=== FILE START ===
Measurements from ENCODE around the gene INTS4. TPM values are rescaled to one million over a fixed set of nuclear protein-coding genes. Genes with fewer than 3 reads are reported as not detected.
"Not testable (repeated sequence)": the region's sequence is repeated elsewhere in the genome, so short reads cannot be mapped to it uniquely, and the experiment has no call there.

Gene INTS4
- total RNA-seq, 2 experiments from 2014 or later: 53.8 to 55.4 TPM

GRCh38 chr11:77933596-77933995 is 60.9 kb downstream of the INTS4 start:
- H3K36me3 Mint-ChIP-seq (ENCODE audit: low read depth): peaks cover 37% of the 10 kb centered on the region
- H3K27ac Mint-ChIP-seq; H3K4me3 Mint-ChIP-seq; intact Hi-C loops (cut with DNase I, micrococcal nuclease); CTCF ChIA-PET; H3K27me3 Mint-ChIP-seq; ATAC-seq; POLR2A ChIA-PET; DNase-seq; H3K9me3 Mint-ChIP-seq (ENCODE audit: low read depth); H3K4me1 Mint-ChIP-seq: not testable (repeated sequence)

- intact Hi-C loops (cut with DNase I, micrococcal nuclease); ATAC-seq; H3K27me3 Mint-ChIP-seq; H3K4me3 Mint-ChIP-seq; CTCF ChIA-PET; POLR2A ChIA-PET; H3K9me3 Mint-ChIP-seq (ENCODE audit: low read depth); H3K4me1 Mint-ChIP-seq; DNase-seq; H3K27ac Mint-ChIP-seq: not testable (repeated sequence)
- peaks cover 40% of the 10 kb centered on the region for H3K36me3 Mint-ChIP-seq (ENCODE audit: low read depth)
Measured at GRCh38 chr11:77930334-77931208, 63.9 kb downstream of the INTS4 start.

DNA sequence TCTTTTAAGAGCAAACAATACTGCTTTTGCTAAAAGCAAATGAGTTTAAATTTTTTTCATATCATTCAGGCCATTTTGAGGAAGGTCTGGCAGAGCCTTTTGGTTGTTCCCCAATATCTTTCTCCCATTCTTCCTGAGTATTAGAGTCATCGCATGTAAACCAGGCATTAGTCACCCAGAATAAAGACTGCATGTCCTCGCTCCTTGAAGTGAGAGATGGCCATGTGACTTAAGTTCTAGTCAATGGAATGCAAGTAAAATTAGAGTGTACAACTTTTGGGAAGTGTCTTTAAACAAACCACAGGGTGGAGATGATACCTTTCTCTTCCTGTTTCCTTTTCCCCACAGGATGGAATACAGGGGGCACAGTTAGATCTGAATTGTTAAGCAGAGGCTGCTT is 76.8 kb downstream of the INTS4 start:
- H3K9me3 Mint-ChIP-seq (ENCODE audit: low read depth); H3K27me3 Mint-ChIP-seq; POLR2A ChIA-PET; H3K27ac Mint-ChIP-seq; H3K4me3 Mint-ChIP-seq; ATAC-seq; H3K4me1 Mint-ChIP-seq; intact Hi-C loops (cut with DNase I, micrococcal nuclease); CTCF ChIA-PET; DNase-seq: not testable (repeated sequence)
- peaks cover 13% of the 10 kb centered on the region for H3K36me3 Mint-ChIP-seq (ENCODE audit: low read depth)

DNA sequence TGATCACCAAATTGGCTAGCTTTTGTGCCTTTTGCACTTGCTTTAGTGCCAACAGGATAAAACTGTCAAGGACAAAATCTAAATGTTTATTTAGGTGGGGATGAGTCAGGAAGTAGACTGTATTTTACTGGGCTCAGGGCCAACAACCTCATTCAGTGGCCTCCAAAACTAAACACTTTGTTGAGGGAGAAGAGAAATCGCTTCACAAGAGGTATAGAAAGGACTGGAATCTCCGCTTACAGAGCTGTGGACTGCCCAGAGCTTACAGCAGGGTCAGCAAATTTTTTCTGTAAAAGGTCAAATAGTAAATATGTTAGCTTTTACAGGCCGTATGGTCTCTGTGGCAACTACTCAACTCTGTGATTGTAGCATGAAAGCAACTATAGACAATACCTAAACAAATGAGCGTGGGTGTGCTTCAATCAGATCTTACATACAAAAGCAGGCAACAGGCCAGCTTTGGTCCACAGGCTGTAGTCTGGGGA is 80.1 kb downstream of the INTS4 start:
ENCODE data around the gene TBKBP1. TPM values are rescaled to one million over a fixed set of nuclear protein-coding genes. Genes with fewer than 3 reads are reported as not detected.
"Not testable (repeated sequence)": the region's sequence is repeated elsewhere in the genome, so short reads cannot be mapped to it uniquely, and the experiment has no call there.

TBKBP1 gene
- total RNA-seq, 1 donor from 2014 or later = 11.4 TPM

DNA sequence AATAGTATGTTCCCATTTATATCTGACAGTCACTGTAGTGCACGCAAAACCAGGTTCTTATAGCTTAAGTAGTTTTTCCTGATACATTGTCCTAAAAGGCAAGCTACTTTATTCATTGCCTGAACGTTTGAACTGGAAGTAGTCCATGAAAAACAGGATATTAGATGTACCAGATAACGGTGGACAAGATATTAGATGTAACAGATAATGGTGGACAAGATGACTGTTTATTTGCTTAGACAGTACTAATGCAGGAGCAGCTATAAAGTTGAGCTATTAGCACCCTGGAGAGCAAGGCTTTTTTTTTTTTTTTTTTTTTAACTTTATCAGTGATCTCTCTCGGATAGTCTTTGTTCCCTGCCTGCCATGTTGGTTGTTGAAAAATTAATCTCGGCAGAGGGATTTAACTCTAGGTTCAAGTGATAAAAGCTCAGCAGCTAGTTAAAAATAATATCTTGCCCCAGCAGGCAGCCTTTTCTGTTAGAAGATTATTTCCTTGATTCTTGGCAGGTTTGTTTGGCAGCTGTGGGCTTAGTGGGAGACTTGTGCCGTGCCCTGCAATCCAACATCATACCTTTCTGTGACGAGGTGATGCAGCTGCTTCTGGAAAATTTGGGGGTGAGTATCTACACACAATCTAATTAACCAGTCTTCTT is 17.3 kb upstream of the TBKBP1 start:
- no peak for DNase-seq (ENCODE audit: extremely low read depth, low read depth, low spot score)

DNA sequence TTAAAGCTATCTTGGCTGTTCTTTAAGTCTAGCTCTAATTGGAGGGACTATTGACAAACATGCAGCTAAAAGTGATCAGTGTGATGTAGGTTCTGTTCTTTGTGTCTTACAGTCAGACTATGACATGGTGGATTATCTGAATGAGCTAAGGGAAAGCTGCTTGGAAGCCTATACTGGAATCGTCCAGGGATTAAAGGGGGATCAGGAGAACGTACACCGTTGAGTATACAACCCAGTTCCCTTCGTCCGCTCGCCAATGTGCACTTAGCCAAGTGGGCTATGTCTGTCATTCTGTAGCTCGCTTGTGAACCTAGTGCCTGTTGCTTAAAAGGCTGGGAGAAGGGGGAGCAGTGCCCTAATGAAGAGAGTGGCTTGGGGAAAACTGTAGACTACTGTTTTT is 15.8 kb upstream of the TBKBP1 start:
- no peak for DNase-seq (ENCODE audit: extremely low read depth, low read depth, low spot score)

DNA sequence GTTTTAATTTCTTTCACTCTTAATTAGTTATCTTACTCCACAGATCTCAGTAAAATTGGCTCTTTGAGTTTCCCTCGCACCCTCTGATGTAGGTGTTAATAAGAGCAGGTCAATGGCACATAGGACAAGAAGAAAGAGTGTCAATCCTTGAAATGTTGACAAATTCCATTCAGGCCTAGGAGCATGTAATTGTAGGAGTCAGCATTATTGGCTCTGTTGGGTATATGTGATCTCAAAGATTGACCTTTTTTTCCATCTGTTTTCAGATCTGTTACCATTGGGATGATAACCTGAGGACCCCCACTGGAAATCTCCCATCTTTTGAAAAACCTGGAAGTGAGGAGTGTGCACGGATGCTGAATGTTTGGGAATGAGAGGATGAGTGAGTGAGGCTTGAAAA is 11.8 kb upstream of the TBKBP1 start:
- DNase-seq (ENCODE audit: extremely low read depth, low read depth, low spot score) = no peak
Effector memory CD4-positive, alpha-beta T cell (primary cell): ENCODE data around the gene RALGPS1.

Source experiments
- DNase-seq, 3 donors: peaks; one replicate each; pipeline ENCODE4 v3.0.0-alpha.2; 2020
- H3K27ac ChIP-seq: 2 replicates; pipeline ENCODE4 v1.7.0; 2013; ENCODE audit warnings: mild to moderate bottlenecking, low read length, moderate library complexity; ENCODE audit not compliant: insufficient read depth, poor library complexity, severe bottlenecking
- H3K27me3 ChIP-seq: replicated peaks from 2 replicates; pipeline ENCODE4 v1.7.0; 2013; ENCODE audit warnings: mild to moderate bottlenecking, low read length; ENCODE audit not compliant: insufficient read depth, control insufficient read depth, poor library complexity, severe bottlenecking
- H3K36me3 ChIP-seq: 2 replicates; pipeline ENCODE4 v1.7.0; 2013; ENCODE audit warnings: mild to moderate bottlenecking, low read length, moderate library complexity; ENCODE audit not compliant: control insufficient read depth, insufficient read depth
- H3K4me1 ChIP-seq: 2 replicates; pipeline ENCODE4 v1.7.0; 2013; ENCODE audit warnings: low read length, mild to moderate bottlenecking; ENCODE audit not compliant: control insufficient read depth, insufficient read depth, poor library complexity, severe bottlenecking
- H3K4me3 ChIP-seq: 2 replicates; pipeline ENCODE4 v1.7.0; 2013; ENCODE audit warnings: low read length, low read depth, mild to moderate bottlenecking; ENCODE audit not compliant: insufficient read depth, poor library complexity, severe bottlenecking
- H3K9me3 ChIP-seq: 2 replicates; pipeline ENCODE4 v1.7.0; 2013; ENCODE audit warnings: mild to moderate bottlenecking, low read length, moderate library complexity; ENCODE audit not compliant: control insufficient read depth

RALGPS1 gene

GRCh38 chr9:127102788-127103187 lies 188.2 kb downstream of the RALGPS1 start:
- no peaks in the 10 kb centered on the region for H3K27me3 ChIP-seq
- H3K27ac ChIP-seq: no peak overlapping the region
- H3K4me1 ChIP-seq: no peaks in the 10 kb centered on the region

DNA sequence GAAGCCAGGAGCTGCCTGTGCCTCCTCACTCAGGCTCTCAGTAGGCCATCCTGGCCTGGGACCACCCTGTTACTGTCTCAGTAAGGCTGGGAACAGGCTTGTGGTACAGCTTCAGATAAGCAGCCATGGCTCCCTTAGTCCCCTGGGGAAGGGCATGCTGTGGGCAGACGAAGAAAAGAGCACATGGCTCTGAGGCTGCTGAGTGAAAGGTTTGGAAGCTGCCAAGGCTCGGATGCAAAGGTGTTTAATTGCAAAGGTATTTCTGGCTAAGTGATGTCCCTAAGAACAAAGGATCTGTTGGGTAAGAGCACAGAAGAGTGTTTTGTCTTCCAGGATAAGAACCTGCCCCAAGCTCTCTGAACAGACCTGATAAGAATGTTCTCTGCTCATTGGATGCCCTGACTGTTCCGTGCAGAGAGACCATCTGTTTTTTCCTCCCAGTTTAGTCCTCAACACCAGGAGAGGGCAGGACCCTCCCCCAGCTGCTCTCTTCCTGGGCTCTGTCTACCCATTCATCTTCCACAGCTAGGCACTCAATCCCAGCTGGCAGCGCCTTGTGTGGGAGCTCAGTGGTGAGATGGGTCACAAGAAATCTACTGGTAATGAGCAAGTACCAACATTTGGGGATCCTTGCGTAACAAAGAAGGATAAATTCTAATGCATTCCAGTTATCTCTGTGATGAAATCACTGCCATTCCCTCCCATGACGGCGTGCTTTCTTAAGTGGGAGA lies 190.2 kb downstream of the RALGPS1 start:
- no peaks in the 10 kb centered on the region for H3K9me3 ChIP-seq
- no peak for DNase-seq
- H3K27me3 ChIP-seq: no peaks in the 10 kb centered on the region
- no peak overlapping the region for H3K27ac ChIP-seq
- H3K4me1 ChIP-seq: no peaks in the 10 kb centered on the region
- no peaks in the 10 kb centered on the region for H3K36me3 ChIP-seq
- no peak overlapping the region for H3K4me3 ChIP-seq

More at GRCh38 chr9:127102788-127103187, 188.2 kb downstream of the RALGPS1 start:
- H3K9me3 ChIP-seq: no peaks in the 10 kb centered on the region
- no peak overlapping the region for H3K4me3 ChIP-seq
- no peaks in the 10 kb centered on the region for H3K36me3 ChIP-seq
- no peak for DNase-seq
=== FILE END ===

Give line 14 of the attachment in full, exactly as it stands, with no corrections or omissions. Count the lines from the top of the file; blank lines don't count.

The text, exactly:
DNA sequence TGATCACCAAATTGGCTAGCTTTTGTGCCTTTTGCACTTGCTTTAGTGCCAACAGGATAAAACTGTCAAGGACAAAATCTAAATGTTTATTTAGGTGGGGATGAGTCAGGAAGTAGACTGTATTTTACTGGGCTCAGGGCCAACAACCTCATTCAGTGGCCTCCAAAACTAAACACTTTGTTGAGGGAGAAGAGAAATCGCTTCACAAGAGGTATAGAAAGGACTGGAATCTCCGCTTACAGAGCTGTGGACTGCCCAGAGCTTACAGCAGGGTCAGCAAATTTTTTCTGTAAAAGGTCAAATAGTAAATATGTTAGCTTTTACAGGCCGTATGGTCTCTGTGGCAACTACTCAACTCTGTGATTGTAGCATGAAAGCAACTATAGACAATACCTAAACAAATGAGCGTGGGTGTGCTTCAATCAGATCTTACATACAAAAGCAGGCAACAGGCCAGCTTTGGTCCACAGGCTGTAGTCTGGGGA is 80.1 kb downstream of the INTS4 start: